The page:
Rudolph Walker celebrated his 80th year





22nd October 2019



stars were reunited this weekend as they celebrated actor Rudolph Walker’s 80th birthday in Hackney. He actually turned 80 on September 28 but chose to celebrate the milestone birthday a few weeks late. Belated celebrations were held at the Hackney Empire.





Walker, who received an OBE in 2006 for his services to drama, feels humbled to know that both his generation and a younger generation of entertainers will come together to celebrate this special occasion with him. “Well, that in itself is fantastic. It’s something that I am very much looking forward to celebrating,” he said. “


Over the years I have tried my best to encourage the younger entertainers, so I feel blessed and privileged that they are participating and entertaining the crowd while also raising vital funds for my foundation.” All proceeds from the event will go to the Rudolph Walker Foundation – a charity which Walker set up a decade ago to develop and nurture the creative skills and talents of young people. “


Back in the ‘70s, when I starred in a popular television series called Love Thy Neighbour I did a lot of work in schools especially in Brixton,” said Walker. He continued: “


Many of the schools that I worked in such as Tulse Hill, for example, no longer exist. “In those days, as is the case now, young people were viewed as troublemakers especially by the police, when in reality it was often just a group of friends hanging around on the street after school. “Many of these young people expressed their frustration at their treatment by those in authority. “So in response to this I devised a programme through drama where they could meet after school and be involved in writing and directing their own pieces of work.” He continued: “


I would invite some of my celebrity friends to come along, judge their work and present them with trophies and motivational talks. Then, 10 years ago I was approached by Mervin Cato to work with young people in Hackney. “I did the same programme I had done all those years ago in Brixton and it has proven so successful that we now have schools from Cardiff, Bristol and Birmingham taking part. VISION “It is our vision to take this programme as far as the Caribbean and beyond.” Walker, who hails from Trinidad, came to London in 1960 aged just 20, just after the first group of individuals from the Caribbean set sail to England aboard the famous Empire Windrush on June 22, 1948. But he says he has had an interest in acting from a young age.


“I started as an amateur actor in Trinidad at a very young age, with little parts in plays as well as poetry recitations at primary school,” he said. “While I also played cricket for my school with my teachers encouraging me to pursue it further, it was my love for the theatre which took over. “I joined a leading amateur dramatic company in Trinidad, had my own theatre company at a very young age then naturally made my move to England where I thought I would have more opportunities to succeed – and fortunately for me I did.”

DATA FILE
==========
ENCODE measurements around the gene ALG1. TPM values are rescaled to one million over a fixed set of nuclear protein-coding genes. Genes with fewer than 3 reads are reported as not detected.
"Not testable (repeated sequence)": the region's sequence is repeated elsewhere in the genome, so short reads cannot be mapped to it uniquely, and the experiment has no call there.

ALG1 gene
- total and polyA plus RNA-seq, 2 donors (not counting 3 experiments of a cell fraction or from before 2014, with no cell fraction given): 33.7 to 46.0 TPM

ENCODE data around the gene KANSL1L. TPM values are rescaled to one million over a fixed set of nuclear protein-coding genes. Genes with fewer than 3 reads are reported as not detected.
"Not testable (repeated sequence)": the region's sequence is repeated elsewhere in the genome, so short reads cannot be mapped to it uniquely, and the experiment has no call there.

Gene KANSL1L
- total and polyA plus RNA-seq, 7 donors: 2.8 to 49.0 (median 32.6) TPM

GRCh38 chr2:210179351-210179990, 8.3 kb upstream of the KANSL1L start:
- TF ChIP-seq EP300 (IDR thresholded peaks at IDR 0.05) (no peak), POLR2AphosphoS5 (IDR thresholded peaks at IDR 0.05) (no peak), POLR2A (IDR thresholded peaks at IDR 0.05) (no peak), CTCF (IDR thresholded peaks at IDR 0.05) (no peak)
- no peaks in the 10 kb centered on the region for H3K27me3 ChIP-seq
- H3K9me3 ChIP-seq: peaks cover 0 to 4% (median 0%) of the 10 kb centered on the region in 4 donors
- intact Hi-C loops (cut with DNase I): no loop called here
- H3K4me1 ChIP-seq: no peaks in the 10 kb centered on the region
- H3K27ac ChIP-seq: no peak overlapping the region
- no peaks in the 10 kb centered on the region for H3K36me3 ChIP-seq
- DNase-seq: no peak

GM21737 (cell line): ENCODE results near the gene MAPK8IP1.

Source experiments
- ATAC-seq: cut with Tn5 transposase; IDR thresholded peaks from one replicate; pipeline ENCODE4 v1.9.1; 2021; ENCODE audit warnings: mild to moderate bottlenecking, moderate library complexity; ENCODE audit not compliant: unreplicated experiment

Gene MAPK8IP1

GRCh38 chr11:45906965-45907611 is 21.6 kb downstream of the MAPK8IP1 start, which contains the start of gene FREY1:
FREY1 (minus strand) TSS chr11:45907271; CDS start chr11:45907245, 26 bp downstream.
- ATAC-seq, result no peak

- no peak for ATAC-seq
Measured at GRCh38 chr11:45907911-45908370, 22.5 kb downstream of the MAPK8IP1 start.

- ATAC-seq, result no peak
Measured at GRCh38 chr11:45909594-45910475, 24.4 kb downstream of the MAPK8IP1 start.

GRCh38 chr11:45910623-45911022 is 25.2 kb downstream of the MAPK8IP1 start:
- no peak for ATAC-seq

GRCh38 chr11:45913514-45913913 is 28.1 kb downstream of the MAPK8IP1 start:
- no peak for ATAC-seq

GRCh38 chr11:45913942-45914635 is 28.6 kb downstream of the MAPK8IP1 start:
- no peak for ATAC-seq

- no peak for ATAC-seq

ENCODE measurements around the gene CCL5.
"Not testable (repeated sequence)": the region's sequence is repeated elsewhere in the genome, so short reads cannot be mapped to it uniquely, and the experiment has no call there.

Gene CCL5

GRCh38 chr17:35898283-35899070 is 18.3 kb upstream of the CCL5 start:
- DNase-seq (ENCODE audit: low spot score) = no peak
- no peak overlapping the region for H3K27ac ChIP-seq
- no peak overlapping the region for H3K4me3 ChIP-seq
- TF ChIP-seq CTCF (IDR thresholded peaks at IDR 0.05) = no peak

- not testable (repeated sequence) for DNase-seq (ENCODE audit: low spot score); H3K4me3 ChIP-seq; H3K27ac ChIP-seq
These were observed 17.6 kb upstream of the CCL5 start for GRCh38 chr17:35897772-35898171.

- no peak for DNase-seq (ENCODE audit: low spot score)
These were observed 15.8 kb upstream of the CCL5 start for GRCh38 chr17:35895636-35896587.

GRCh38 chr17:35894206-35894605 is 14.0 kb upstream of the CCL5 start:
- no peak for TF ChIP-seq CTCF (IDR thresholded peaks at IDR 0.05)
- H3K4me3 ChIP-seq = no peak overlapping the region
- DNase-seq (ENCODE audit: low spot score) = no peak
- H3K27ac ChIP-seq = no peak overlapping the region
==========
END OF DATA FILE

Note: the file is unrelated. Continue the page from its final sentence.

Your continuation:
Walker would take evening acting classes and be given some supporting roles and walk on parts before becoming a household name – first with Love Thy Neighbour and latterly in EastEnders. “I was one of the few leading black actors at the time and the casting director and executive producer of EastEnders were looking for someone to play the role of Patrick Trueman. I am told that my name came up in discussion to play the role and so when I was approached I had no hesitation and the rest, as they say, is history.”


For Walker, being an entertainer was never about the money. He said: “I get a buzz and energy from entertaining people. I get to discover things about myself while acting in various roles as well as meet lots of great people who then go on to become lifelong friends of mine. It has never been about the glitz and glamour. From a young age I have just enjoyed what I do.” At the age 79, there seems to be no signs of Walker slowing down. “I can still communicate, run around, perform on screen and stage as well as play tennis and cricket. So I have a lot to be thankful for,” he said. 60 years as an entertainer has brought many fond memories to Walker, and so he admitted finding it hard to pick the best moment in his highly illustrious career. “


I would say that doing a play at the Theatre Royal Stratford East called The King of England was one of my best moments because it’s one that I have always held dear to me. “I received an award for best performance which I suppose went a long way towards my future achievements. I also acted in a series on BBC in 1985 called Black Silk which was based on the life of a brilliant Guyanese lawyer called Rudy Narayan who allowed me to take his story to the BBC with him given the opportunity to write the first script. “There was no Society for Black Lawyers during that time so what we did through that series was groundbreaking. “Then, of course, I can’t deny that receiving the OBE for my services to drama and recognition of that fact from my fellow professionals gave me a great deal of satisfaction.” From Trinidad to England and from stage to screen – Rudolph Walker is here to stay and for those celebrating his many years in the entertainment industry – they are happy that he does.